Our name change
As a business school, we’ve instigated change across the globe, equipping our students for the world they face today.
We are always evolving in our drive to constantly improve. One example of this is our new name.
Why we changed our name
In 2001, we accepted a large donation to fund our new building and agreed to adopt Sir John Cass’s name. We researched the Sir John Cass Foundation, which funds educational opportunities for underprivileged communities in East London. We regretfully did not look at the man who was the source of the Foundation’s wealth, and what taking his name might imply.
Why we believe this was important
Our name signals who we value and whose voice we judge as worthy of being heard. Sir John Cass worked directly for The Royal African Company, which was set up to organise and profit from the Atlantic slave trade.
Neither Cass’s philanthropy nor the passage of time will erase the suffering he caused and the persisting inequality that slavery has contributed to creating in the UK and across the world.
The exploitation of others through seemingly legitimate business practices remains a source of wealth for many individuals and corporations. As a Business School, we have a role to play in addressing this. Rejecting the name of a slave trader is a first step in that direction.
The name change process
We invited the City community to suggest names through an online platform, receiving over 500 submissions and more than 150 unique names. Over 8,000 members of staff, current and prospective students and alumni gave us feedback on the shortlist. Bayes Business School emerged as the clear favourite. Read about the outcomes of the consultation.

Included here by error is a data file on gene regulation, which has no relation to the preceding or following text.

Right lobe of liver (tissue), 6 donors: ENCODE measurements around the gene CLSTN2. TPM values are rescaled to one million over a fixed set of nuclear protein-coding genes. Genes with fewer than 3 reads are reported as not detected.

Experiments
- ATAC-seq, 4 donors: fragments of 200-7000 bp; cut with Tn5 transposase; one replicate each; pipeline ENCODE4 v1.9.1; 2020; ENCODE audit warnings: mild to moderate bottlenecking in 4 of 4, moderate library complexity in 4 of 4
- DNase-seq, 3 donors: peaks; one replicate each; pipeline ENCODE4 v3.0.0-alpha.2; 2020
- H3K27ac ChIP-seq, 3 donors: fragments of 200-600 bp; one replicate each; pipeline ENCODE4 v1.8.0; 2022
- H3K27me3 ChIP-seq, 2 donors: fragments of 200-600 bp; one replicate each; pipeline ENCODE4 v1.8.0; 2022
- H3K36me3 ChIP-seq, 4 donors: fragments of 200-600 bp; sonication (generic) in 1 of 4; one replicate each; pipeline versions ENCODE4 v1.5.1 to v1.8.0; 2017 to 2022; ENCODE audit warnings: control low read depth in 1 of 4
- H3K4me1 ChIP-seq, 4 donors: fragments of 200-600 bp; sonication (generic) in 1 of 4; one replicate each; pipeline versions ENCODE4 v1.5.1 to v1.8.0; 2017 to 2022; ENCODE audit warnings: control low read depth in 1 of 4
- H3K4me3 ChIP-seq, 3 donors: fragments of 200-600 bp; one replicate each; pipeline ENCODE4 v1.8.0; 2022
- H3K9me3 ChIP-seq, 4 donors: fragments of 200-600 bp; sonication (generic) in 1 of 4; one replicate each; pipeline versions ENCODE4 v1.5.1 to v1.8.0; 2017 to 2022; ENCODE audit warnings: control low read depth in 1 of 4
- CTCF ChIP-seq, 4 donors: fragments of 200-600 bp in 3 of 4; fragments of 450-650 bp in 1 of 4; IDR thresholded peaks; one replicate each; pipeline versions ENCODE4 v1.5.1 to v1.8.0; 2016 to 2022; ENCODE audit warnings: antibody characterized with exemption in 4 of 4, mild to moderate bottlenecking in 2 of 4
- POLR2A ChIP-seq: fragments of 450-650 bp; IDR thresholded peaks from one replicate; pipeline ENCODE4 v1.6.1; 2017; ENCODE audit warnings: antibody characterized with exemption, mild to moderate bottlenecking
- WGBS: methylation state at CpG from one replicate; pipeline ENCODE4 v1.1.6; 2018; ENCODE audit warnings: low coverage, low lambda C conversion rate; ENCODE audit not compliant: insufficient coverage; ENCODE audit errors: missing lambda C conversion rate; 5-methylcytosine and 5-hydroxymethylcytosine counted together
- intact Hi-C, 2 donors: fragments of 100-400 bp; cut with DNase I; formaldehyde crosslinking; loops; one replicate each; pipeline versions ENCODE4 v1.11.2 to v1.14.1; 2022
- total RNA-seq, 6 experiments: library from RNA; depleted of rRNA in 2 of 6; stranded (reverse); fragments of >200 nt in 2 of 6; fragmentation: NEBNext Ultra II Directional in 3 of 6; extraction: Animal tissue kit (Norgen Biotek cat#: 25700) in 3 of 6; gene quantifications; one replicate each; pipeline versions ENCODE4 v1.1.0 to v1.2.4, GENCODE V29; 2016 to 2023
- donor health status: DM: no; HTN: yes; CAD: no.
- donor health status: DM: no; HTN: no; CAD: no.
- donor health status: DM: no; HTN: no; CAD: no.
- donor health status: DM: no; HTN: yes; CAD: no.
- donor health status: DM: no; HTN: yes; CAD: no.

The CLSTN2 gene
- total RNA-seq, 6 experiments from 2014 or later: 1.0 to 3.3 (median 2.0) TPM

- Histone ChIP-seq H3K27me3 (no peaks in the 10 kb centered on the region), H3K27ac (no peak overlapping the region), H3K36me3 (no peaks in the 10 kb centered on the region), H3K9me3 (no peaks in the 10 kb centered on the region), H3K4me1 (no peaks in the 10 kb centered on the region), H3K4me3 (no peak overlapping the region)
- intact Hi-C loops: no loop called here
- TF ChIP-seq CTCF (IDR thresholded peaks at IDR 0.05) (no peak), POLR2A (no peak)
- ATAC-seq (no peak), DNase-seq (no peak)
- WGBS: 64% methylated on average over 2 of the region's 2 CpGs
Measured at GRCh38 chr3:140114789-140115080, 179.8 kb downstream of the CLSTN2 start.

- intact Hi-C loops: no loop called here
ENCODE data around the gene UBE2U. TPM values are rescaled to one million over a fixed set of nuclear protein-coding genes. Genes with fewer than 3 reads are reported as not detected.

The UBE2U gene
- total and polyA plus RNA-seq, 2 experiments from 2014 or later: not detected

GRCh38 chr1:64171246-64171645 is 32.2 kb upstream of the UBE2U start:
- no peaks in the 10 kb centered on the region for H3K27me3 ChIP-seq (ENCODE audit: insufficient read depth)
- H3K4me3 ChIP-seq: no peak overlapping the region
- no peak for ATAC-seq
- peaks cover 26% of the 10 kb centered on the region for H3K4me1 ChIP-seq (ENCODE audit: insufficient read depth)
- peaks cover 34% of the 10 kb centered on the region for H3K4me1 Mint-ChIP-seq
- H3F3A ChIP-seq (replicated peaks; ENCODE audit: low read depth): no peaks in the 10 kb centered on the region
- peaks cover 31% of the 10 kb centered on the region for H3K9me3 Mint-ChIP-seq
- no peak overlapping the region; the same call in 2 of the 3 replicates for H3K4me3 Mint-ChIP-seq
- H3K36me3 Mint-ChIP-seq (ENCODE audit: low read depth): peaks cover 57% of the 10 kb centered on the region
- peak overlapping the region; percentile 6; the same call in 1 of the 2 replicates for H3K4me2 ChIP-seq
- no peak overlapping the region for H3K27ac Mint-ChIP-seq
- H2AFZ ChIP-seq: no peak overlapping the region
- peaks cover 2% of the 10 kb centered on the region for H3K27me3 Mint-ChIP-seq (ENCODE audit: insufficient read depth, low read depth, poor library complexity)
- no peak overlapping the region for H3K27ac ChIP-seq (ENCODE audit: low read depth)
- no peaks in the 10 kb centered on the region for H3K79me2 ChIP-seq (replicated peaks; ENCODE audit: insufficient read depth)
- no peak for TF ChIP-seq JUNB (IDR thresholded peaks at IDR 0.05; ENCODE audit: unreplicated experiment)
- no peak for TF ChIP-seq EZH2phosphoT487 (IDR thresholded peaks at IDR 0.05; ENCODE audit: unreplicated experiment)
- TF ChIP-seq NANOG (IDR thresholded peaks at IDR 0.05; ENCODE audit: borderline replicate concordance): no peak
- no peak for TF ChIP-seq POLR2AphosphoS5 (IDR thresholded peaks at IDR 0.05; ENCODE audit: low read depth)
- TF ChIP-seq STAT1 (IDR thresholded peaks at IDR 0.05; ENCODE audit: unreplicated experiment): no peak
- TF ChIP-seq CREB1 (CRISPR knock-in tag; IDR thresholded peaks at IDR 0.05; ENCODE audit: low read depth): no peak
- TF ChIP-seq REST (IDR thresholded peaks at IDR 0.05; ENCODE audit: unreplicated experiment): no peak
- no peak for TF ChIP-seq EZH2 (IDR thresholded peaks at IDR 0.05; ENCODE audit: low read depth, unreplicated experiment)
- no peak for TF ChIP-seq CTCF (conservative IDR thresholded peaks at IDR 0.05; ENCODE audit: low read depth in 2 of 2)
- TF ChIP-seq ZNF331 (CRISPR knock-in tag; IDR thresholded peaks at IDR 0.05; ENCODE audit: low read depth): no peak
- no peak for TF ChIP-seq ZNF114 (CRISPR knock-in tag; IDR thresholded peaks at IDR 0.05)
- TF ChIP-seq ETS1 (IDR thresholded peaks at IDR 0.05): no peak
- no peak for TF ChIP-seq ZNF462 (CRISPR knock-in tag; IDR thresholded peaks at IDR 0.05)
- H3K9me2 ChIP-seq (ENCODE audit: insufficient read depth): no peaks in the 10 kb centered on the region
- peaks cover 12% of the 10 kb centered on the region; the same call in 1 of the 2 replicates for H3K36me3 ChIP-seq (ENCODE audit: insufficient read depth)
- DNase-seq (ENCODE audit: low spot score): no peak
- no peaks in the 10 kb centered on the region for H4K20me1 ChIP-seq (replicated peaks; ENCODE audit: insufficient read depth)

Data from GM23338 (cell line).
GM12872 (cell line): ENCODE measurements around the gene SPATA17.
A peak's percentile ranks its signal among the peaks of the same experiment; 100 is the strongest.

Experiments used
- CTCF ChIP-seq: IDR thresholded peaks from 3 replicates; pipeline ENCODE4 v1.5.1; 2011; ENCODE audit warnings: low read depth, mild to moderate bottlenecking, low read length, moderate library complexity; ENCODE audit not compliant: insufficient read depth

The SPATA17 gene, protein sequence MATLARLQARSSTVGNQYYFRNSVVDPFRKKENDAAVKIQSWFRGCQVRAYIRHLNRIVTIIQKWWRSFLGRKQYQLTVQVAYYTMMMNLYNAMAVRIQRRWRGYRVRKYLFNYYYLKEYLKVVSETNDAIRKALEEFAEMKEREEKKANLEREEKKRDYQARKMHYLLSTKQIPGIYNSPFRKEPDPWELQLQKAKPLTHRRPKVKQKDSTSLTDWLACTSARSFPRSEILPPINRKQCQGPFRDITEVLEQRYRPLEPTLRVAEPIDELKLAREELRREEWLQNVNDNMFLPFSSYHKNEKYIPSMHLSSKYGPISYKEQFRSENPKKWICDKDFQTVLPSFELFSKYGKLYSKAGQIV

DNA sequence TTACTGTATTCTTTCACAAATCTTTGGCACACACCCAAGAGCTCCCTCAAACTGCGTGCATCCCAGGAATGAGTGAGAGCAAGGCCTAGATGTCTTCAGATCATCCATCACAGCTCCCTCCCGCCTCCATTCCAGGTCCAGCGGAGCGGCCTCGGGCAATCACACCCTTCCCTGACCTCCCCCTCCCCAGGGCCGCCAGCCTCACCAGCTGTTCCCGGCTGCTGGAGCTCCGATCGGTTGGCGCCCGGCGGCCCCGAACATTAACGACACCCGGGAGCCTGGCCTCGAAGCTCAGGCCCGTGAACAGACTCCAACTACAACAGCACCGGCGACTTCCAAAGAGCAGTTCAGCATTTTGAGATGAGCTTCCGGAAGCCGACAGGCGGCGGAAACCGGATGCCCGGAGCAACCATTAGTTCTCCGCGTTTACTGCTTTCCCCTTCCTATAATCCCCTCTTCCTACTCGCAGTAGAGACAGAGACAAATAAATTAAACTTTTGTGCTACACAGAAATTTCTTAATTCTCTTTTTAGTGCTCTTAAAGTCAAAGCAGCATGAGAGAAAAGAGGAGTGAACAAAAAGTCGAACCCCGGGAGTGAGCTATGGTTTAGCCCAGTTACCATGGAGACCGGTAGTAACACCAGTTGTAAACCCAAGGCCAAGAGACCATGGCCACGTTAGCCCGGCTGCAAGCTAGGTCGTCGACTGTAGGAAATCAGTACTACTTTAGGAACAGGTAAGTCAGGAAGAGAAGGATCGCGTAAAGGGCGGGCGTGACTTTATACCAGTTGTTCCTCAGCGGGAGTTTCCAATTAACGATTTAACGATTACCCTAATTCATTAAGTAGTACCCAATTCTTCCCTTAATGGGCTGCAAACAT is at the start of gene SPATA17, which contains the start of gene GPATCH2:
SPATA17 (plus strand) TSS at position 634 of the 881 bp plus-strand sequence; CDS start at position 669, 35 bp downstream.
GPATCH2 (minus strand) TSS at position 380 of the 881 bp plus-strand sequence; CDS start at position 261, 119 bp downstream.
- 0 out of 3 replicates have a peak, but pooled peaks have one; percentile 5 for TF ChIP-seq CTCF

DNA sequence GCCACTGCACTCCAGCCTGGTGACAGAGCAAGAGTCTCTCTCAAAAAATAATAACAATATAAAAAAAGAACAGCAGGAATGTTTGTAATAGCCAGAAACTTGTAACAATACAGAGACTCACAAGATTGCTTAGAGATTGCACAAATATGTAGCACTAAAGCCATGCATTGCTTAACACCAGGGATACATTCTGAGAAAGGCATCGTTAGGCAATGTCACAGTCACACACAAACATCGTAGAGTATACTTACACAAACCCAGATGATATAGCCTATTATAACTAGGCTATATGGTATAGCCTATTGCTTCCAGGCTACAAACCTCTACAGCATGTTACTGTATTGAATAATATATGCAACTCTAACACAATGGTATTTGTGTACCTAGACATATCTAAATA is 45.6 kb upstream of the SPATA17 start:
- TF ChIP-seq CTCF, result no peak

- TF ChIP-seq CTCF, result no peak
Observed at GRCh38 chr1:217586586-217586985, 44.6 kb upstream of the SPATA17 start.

Why we chose Bayes
Thomas Bayes (1702-1761) was a theologian and mathematician – his final resting place is in Bunhill Fields, just across from the School. Bayes’ theorem suggests that we get closer to the truth by constantly updating our beliefs in proportion to the weight of new evidence. This aligns neatly with our core principles – that we should always be open to new information and act on it responsibly.
Bayes’ ideas are also central to the core disciplines of the Business School
The Business School will launch a significant scholarship programme for Black UK-domiciled undergraduate students to improve underrepresentation within the School.
We have established a Diversity and Inclusion Council to cover all aspects of Equality, Diversity and Inclusion work. We have also formed a Racial Equity and Inclusion Advisory Group, comprising students, faculty, professional staff and alumni from Black, Asian and Minority Ethnic (BAME*) backgrounds.
*At City we currently use the term BAME. It reflects the way we collect and store staff and student data and it aligns with our reporting obligations and the majority of other Higher Education institutions. We are aware that the term can be problematic and are reviewing our use of language around race and ethnicity.